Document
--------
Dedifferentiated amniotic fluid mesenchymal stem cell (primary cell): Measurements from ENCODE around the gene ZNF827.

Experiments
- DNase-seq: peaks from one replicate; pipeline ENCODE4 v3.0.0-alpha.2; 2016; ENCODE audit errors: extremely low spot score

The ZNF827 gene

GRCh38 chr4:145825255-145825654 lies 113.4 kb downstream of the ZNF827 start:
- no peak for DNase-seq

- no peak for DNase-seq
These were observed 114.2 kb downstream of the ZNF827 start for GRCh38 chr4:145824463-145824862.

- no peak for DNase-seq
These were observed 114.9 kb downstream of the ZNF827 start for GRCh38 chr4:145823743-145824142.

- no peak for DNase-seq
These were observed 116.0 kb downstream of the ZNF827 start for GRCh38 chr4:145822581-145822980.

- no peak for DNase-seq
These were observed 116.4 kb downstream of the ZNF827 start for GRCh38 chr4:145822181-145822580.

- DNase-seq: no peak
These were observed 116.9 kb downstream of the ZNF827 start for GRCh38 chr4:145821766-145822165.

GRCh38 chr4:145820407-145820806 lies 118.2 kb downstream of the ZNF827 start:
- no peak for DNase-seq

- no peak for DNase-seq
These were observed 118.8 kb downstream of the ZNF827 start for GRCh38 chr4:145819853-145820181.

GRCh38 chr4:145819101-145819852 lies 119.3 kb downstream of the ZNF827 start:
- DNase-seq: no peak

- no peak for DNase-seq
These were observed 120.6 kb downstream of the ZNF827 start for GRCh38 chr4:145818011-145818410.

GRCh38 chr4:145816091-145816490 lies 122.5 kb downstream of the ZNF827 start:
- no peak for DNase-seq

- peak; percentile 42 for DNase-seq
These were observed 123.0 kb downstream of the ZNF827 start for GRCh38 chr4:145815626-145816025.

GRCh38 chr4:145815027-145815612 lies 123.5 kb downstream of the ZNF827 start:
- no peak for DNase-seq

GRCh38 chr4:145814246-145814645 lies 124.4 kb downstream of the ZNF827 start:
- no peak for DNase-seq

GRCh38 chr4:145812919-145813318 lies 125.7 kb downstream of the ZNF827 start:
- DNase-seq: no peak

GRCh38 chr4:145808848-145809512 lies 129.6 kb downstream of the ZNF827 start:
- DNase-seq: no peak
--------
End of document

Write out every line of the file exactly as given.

Dedifferentiated amniotic fluid mesenchymal stem cell (primary cell): Measurements from ENCODE around the gene ZNF827.

Experiments
- DNase-seq: peaks from one replicate; pipeline ENCODE4 v3.0.0-alpha.2; 2016; ENCODE audit errors: extremely low spot score

The ZNF827 gene

GRCh38 chr4:145825255-145825654 lies 113.4 kb downstream of the ZNF827 start:
- no peak for DNase-seq

- no peak for DNase-seq
These were observed 114.2 kb downstream of the ZNF827 start for GRCh38 chr4:145824463-145824862.

- no peak for DNase-seq
These were observed 114.9 kb downstream of the ZNF827 start for GRCh38 chr4:145823743-145824142.

- no peak for DNase-seq
These were observed 116.0 kb downstream of the ZNF827 start for GRCh38 chr4:145822581-145822980.

- no peak for DNase-seq
These were observed 116.4 kb downstream of the ZNF827 start for GRCh38 chr4:145822181-145822580.

- DNase-seq: no peak
These were observed 116.9 kb downstream of the ZNF827 start for GRCh38 chr4:145821766-145822165.

GRCh38 chr4:145820407-145820806 lies 118.2 kb downstream of the ZNF827 start:
- no peak for DNase-seq

- no peak for DNase-seq
These were observed 118.8 kb downstream of the ZNF827 start for GRCh38 chr4:145819853-145820181.

GRCh38 chr4:145819101-145819852 lies 119.3 kb downstream of the ZNF827 start:
- DNase-seq: no peak

- no peak for DNase-seq
These were observed 120.6 kb downstream of the ZNF827 start for GRCh38 chr4:145818011-145818410.

GRCh38 chr4:145816091-145816490 lies 122.5 kb downstream of the ZNF827 start:
- no peak for DNase-seq

- peak; percentile 42 for DNase-seq
These were observed 123.0 kb downstream of the ZNF827 start for GRCh38 chr4:145815626-145816025.

GRCh38 chr4:145815027-145815612 lies 123.5 kb downstream of the ZNF827 start:
- no peak for DNase-seq

GRCh38 chr4:145814246-145814645 lies 124.4 kb downstream of the ZNF827 start:
- no peak for DNase-seq

GRCh38 chr4:145812919-145813318 lies 125.7 kb downstream of the ZNF827 start:
- DNase-seq: no peak

GRCh38 chr4:145808848-145809512 lies 129.6 kb downstream of the ZNF827 start:
- DNase-seq: no peak